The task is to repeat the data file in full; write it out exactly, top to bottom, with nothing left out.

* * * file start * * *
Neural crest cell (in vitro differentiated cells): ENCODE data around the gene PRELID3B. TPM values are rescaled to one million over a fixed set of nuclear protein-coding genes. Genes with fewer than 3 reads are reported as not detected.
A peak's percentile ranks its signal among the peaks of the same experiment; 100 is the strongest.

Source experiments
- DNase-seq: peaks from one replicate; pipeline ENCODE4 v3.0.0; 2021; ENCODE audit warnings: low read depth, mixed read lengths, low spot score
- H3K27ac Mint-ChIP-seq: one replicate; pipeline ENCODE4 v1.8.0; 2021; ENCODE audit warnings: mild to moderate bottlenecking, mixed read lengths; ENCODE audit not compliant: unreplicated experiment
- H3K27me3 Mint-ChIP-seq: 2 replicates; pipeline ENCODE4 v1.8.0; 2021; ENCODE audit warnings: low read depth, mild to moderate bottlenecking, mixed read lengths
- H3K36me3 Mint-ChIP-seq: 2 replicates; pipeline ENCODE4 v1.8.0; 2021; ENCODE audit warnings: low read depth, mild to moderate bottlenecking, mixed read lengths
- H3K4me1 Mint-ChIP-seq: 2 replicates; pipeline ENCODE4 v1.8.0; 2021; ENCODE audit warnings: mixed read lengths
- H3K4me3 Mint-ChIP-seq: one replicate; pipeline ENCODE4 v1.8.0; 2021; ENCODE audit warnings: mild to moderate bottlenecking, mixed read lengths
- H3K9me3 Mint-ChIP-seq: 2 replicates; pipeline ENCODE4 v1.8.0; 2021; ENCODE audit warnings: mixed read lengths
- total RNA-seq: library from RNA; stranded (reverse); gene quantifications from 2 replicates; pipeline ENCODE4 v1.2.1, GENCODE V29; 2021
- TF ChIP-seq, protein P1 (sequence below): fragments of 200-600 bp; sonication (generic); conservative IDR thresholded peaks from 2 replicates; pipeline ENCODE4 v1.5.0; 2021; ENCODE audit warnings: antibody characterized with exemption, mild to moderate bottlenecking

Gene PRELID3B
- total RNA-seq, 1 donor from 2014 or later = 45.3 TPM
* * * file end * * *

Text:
Neural crest cell (in vitro differentiated cells): ENCODE data around the gene PRELID3B. TPM values are rescaled to one million over a fixed set of nuclear protein-coding genes. Genes with fewer than 3 reads are reported as not detected.
A peak's percentile ranks its signal among the peaks of the same experiment; 100 is the strongest.

Source experiments
- DNase-seq: peaks from one replicate; pipeline ENCODE4 v3.0.0; 2021; ENCODE audit warnings: low read depth, mixed read lengths, low spot score
- H3K27ac Mint-ChIP-seq: one replicate; pipeline ENCODE4 v1.8.0; 2021; ENCODE audit warnings: mild to moderate bottlenecking, mixed read lengths; ENCODE audit not compliant: unreplicated experiment
- H3K27me3 Mint-ChIP-seq: 2 replicates; pipeline ENCODE4 v1.8.0; 2021; ENCODE audit warnings: low read depth, mild to moderate bottlenecking, mixed read lengths
- H3K36me3 Mint-ChIP-seq: 2 replicates; pipeline ENCODE4 v1.8.0; 2021; ENCODE audit warnings: low read depth, mild to moderate bottlenecking, mixed read lengths
- H3K4me1 Mint-ChIP-seq: 2 replicates; pipeline ENCODE4 v1.8.0; 2021; ENCODE audit warnings: mixed read lengths
- H3K4me3 Mint-ChIP-seq: one replicate; pipeline ENCODE4 v1.8.0; 2021; ENCODE audit warnings: mild to moderate bottlenecking, mixed read lengths
- H3K9me3 Mint-ChIP-seq: 2 replicates; pipeline ENCODE4 v1.8.0; 2021; ENCODE audit warnings: mixed read lengths
- total RNA-seq: library from RNA; stranded (reverse); gene quantifications from 2 replicates; pipeline ENCODE4 v1.2.1, GENCODE V29; 2021
- TF ChIP-seq, protein P1 (sequence below): fragments of 200-600 bp; sonication (generic); conservative IDR thresholded peaks from 2 replicates; pipeline ENCODE4 v1.5.0; 2021; ENCODE audit warnings: antibody characterized with exemption, mild to moderate bottlenecking

Gene PRELID3B
- total RNA-seq, 1 donor from 2014 or later = 45.3 TPM